VernDale is investing $20 million to build out the production facility with the help of a $436,000 business development incentive from the Michigan Economic Development Corp and tax abatement from the city of Detroit. The new space will allow the company to keep up with its organic growth of 5-7 percent annually.

"The new plant will add about 60 percent of capacity," Johnson says. "There are times of the year when we definitely need it and sometimes we don’t need it."

VernDale Products, which was founded by Johnson’s parents, currently employs a handful of his siblings, in-laws, and other members of his extended family. The company has hired eight people over the last year, ranging from maintenance workers to management. It now employs 49 people who will work between both facilities when the second one opens later this month.

"The plant is highly integrated and automated," Johnson says. "The jobs we provide are good jobs. We need people who think, not just sweat."

Source: Dale Johnson, president of VernDale Products
Writer: Jon Zemke

Expetec grows for 5th straight year, adds data-sharing product

Expetec is growing the old fashioned way, through improved services to its customers and client recommendations.

The Rochester Hills-based IT company has been hiring more staff, including a position in network administration support work, and is in the process of hiring a sales person. It now has 10 employees, with an eye for adding more at its current pace of expansion.

"We're on pace to grow for the fifth straight year at 20 percent," says Michael St. John, vice president of marketing and sales for Expetec. "We have been adding new clients and looking into new products in the market place."

Expetec offers network-managed services, telecommunication systems, servers, firewalls, computers, and a 24/7 help desk. It recently added a new product called E-Lockr. Think of it as a more secure version of Dropbox that enables businesses to share and sync important data anywhere on any device with continuous, real-time backup and comprehensive usage reports. More importantly, St. John believes it’s a more secure option than rival products.

"It allows us to control what's going on with our clients in regards to the user," St. John says, adding their clients can determine who can see what documents, when, and for how long with E-Lockr.

St. John is optimistic that Expetec's current growth streak will continue, and not just because the economy is picking up speed.

"We have been consistently getting a lot of referrals from our clients," St. John says. "They trust us and the work we do."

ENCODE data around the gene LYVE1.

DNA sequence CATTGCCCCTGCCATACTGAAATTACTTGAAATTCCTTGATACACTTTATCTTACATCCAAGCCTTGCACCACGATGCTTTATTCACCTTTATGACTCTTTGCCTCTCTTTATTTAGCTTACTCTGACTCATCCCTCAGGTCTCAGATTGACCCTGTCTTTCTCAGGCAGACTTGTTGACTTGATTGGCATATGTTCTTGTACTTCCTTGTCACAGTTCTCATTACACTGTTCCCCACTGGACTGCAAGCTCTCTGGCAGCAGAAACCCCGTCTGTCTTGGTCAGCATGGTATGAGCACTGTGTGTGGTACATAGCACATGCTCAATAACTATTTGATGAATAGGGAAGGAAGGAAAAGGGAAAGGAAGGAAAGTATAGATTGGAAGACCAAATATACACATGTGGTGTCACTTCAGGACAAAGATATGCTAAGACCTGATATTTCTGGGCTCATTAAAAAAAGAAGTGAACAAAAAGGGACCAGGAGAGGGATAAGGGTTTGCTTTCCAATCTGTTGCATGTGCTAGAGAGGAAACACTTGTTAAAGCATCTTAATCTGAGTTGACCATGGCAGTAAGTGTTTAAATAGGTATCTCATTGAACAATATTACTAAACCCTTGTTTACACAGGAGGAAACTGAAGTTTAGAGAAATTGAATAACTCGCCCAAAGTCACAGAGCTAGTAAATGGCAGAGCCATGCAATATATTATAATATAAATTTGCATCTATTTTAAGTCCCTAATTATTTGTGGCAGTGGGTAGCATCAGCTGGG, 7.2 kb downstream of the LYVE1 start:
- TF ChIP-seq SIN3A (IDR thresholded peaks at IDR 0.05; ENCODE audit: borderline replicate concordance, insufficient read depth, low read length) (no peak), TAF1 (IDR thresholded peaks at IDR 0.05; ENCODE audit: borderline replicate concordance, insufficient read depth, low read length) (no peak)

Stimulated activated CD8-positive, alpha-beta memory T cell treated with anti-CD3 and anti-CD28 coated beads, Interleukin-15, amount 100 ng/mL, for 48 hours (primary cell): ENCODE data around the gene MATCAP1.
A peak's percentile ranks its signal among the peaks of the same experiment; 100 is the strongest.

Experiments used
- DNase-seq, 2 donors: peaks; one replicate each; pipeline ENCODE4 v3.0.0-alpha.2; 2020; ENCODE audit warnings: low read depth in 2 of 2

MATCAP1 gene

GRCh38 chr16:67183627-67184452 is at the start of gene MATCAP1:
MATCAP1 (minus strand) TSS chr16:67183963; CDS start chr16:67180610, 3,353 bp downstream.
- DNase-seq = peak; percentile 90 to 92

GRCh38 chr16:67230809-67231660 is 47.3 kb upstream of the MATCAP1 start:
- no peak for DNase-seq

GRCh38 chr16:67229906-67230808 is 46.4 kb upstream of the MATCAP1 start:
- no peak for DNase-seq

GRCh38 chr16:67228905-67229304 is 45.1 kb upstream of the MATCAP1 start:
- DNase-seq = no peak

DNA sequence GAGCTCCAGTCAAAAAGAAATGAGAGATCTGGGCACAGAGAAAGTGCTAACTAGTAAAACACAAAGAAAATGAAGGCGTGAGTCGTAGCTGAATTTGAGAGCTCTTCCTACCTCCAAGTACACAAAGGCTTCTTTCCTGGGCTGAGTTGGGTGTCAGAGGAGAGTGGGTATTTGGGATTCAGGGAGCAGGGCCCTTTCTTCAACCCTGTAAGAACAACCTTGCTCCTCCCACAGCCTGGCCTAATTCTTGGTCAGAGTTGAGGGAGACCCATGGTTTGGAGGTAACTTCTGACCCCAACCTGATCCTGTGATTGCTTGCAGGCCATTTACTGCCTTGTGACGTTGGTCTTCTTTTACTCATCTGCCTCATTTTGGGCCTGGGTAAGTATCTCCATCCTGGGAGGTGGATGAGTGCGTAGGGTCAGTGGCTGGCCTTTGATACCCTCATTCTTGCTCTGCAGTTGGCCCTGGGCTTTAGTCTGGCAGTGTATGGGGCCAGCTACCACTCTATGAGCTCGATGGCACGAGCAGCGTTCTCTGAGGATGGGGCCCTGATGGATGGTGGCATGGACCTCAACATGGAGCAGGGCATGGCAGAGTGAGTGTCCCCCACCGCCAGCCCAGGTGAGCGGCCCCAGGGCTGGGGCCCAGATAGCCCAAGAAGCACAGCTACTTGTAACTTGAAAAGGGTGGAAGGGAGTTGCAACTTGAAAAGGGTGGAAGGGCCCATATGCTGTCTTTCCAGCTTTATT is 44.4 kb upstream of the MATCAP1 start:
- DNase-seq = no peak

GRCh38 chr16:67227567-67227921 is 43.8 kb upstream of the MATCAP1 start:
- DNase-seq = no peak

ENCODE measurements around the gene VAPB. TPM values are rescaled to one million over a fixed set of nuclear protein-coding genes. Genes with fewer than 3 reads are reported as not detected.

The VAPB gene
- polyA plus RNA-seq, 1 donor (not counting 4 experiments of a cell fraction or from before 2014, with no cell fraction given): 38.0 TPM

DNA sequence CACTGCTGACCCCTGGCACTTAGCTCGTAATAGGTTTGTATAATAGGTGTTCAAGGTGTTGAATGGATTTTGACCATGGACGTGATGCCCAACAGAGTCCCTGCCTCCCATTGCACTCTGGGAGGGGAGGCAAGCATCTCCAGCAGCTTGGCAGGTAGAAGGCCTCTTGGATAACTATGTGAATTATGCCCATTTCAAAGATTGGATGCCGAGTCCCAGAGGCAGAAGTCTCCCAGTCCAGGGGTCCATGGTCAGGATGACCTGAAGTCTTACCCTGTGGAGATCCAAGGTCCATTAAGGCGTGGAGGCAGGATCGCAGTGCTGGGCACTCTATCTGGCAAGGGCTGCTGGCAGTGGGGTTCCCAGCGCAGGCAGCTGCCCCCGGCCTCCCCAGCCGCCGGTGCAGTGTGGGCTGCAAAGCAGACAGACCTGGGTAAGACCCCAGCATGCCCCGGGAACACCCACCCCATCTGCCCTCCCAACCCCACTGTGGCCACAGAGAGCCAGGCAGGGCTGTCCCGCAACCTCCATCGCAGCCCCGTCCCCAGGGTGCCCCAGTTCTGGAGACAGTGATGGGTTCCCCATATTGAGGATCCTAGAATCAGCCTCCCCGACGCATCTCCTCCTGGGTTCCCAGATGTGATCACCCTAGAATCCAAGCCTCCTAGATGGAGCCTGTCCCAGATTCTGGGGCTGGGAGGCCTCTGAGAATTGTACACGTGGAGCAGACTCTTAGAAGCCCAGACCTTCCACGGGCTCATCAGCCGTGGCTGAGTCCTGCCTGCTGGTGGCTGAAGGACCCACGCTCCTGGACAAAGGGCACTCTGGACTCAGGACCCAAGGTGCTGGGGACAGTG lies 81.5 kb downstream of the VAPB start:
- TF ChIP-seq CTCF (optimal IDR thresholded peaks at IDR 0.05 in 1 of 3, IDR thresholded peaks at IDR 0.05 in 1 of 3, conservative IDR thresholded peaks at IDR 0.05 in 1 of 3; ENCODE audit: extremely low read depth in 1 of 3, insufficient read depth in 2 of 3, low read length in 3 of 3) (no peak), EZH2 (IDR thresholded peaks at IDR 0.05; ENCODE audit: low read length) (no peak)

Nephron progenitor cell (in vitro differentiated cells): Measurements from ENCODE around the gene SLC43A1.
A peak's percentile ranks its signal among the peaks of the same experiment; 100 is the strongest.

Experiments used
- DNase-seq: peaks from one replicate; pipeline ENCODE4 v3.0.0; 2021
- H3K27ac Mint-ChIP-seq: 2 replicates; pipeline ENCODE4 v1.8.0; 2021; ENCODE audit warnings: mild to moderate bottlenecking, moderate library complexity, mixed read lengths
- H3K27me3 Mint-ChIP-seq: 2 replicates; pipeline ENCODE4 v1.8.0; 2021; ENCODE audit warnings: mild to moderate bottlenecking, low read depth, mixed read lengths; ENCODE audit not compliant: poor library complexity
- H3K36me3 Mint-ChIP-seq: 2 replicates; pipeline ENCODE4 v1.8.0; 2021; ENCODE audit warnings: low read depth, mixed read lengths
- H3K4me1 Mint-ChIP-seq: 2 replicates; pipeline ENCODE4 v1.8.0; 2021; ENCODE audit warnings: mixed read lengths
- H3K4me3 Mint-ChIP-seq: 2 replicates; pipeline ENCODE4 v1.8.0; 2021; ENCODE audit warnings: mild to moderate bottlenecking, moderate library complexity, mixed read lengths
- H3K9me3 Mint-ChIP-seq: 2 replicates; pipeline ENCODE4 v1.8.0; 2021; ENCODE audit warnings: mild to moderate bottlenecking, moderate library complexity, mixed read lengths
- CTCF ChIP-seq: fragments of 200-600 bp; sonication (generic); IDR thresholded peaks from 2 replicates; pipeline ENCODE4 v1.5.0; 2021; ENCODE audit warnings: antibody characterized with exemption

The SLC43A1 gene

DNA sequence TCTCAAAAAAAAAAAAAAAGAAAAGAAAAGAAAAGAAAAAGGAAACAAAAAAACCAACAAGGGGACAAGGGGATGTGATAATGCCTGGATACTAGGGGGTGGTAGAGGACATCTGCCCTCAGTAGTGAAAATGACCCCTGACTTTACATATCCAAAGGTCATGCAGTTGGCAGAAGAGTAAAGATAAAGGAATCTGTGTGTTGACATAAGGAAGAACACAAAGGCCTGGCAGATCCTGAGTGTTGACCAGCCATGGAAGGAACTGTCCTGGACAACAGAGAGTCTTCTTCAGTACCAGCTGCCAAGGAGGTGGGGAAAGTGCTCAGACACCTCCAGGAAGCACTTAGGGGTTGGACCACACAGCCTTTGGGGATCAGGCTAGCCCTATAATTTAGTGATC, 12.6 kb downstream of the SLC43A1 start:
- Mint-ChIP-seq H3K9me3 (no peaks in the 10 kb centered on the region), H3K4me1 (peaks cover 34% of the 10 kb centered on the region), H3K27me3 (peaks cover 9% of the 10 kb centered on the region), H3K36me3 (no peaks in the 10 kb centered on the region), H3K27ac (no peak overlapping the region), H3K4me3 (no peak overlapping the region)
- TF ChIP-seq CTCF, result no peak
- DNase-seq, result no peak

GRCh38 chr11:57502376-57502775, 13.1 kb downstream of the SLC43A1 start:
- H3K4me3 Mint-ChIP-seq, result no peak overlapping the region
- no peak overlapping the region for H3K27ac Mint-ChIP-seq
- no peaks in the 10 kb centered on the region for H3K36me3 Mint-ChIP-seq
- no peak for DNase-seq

Source: Michael St. John, vice president of marketing & sales for Expetec
Writer: Jon Zemke

Brogan & Partners adds 5 jobs in downtown Birmingham

New jobs and promotions have been cropping up at Brogan & Partners this year.

The advertising and digital marketing agency recently promoted three account managers (Kristin Morris, Katie Rehrauer and Morgan Eberle) to account directors. It has also hired five people over the last year, including another account director. The company currently employs 42 people, including 27 employees at its downtown Birmingham headquarters.

"We're hoping to get a really good intern that can become a permanent position," says Ellyn Davidson, managing partner of Brogan & Partners.

The 30-year-old firm has enjoyed 12-percent revenue growth over the last year. That makes for its best year since 2008. It’s also looking to increase revenue by 20 percent in 2014. The firm has more work with existing clients like HoneyBaked Ham and has attracted new clients, like ComForcare, Frankenmuth Insurance, and Michigan First Credit Union.

Brogan & Partners hopes to turn each of those new clients into a long-term business relationship. Davidson is optimistic that will happen thanks to the company’s track record of staying ahead of what’s coming up in the digital marketing world.

"We're heavily invested in research in what's new in marketing and what's next," Davidson says. "We stay on top of how communications are changing."

Source: Ellyn Davidson, managing partner of Brogan & Partners
Writer: Jon Zemke

Coherix growth continues on strength of global work

Talk to Dwight Carlson about manufacturing for any length of time and he will tell you about how it has become a global venture. The founder & CEO of Coherix, which makes software for advanced manufacturing, knows because so much of the revenue for his Ann Arbor-based business comes from well-outside of its hometown's borders.

"We are truly global," Carlson says. "More than 75 percent of our advanced manufacturing technology is shipped outside of the U.S., and that is only going to increase."

Coherix's principal technology provides high-speed, high-definition 3D measurement and inspection services to manufacturers. The software is designed to streamline a manufacturer’s production capability by finding efficiencies through high-tech, optical-based measurement and inspection of the manufacturers assembly processes.

The 10-year-old company has operations in China and Japan. It also has subsidiaries in Singapore and Europe, all of which have consistently grown in recent years.

"Europe is starting to take off with sales to Opel and Ford," Carlson says.

Coherix has hired five people in the U.S. over the last year. It currently has a staff of 40 employees and the occasional intern in Ann Arbor. To Carlson, there is no better place to do the white collar side of the business.

"It's an excellent place to do high-tech R&D," Carlson says. "There is a reason why Toyota has $100 million invested in R&D here."

Source: Dwight Carlson, founder, chairman & CEO of Coherix
Writer: Jon Zemke